Label: Ear Music 2012
Review by Alan Holloway
Let’s be honest, Gun have never really had an easy time of it. Their debut album “Taking On The World” was a good attempt at a kind of stadium rock thing, but never quite gave them the success they craved. If you Google the band it’s likely that the phrase “Best know for their cover of Cameo’s Word Up” will crop up quite a bit, and to many that’s all they are. Their main problem has been the stop/start nature of the band, and after a brief and almost exciting stint with Toby Jepson at the helm, they’re back again, taking on the world all over again.
Although there’s been more than a few faces splattered against the revolving door of Gun, brothers Jools and Dante Gizzi remain, although Dante has ditched the bass to concentrate on being the new full time lead vocalist, a job he’s well practised at from his other band El Presidente, so it’s not like he just decikded to give it a bash here. Jools still holds down the guitar section as admirably as ever, although to be honest I was surprised that this album even sounded like Gun after so much drama and scene shifting.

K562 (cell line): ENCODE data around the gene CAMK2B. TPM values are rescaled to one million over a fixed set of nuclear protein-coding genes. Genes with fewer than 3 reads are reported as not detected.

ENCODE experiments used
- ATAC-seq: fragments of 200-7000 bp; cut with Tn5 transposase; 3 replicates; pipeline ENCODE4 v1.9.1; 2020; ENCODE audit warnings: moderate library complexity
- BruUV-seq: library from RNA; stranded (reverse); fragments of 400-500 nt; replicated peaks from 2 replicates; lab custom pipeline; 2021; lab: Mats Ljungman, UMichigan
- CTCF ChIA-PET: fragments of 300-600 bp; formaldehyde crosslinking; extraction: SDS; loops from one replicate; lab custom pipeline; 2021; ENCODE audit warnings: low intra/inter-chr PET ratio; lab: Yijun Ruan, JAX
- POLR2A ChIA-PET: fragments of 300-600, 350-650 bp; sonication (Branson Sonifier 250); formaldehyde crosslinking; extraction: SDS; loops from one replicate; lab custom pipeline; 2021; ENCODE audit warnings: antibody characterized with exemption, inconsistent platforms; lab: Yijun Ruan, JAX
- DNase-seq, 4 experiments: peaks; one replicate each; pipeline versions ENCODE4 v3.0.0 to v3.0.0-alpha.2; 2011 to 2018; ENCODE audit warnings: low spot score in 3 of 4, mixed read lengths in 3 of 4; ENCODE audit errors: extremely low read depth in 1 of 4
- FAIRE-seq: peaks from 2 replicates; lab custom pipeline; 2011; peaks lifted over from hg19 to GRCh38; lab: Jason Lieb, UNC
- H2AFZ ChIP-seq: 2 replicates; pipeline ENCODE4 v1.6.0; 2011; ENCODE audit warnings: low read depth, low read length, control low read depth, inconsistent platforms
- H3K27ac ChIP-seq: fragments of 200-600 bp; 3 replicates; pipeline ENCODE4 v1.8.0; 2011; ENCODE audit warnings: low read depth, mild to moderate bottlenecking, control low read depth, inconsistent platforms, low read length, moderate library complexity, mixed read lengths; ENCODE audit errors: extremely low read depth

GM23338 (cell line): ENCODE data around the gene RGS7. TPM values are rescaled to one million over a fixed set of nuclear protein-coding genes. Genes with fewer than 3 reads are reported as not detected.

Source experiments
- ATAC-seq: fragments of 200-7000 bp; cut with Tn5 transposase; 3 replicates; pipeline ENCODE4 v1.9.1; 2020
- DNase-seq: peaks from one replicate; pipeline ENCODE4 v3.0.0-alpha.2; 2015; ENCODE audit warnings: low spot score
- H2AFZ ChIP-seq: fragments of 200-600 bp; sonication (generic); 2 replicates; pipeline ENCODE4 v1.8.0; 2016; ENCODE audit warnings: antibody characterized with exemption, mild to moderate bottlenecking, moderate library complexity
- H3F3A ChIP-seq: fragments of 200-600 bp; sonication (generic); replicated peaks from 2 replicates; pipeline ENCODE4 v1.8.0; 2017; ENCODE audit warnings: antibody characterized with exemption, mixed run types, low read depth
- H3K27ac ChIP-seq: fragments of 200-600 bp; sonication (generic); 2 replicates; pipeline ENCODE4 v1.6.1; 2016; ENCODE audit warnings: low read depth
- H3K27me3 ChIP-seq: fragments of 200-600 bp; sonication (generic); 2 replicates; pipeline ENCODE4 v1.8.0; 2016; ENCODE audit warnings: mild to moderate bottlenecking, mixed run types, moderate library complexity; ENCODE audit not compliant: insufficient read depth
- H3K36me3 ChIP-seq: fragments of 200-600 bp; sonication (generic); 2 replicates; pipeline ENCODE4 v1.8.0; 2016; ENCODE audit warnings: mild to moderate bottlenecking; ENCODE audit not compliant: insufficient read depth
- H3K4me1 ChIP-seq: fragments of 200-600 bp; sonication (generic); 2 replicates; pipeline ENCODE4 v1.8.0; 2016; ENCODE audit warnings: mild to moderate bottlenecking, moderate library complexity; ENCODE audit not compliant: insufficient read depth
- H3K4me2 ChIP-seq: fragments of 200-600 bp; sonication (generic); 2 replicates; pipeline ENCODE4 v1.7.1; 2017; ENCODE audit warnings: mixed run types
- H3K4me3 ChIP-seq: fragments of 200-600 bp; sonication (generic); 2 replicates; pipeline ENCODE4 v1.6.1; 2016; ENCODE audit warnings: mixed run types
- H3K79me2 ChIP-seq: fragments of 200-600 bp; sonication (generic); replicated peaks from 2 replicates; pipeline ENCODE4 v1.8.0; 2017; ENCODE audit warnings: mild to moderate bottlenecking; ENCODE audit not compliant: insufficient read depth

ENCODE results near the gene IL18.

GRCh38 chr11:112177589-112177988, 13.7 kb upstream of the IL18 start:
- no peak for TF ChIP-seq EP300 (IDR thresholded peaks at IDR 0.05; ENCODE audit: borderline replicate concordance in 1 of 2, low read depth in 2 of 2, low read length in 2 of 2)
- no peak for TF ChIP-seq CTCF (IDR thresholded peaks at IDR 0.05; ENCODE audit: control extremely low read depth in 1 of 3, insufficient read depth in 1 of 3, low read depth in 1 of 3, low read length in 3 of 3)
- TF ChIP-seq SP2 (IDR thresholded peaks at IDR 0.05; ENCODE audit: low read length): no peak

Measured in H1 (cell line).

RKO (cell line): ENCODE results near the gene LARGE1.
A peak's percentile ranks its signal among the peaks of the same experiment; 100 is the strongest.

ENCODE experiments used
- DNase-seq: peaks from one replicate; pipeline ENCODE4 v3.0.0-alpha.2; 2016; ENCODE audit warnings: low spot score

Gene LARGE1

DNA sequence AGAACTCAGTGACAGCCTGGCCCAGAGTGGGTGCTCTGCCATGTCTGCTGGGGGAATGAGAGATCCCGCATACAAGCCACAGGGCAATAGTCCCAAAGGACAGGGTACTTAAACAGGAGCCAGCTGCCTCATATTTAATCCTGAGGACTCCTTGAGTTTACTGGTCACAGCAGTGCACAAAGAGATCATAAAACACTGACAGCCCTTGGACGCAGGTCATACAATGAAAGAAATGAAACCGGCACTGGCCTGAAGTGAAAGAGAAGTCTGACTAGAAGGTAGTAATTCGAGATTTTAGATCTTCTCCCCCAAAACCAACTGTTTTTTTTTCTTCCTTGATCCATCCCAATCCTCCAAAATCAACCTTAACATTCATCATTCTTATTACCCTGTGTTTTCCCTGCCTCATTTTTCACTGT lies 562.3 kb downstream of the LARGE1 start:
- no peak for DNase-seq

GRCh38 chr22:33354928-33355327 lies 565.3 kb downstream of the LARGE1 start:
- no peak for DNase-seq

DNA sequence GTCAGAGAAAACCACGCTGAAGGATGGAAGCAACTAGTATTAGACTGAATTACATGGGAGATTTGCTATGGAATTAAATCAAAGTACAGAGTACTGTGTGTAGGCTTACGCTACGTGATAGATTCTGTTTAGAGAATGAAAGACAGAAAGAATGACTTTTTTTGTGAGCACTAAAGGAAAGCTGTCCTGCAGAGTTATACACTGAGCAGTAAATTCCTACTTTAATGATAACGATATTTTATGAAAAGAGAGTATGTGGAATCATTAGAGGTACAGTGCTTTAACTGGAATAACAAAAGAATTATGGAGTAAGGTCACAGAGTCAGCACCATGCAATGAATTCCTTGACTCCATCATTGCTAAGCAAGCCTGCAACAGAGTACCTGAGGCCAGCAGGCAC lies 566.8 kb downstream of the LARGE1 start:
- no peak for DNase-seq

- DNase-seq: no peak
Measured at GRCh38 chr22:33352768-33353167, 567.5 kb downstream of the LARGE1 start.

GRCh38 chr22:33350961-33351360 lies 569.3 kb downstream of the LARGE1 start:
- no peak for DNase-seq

Well, it certainly does sound like Gun, and fortunately it’s the good shit that was evident in the “Popkiller” EP, as in lively, bouncy tunes that coast on the back of strong guitar riffs. They fit in very well with the likes of Ash or The Manic Street Preachers, with strong pop based anthems like “Caught In The Middle” mixing with atmospheric tunes such as “How Many Roads”, which manages to be very Manic-y without copying. Nice trick if you can do it. Dante Gizzi has a pretty decent voice that suit’s the Gun style, with the ability to go a bit Axl Rose if he really has to.
In conclusion, this is a surprisingly solid album, with no real weak tracks and a nice, smooth production throughout. It will certainly stir some fond memories in existing fans, and hopefully create some new ones. Whilst it’s hard to get too excited, I can see this album hanging about for some time as a good one to play when I just want to kick back and listen to some good, uncomplicated upbeat pop rock.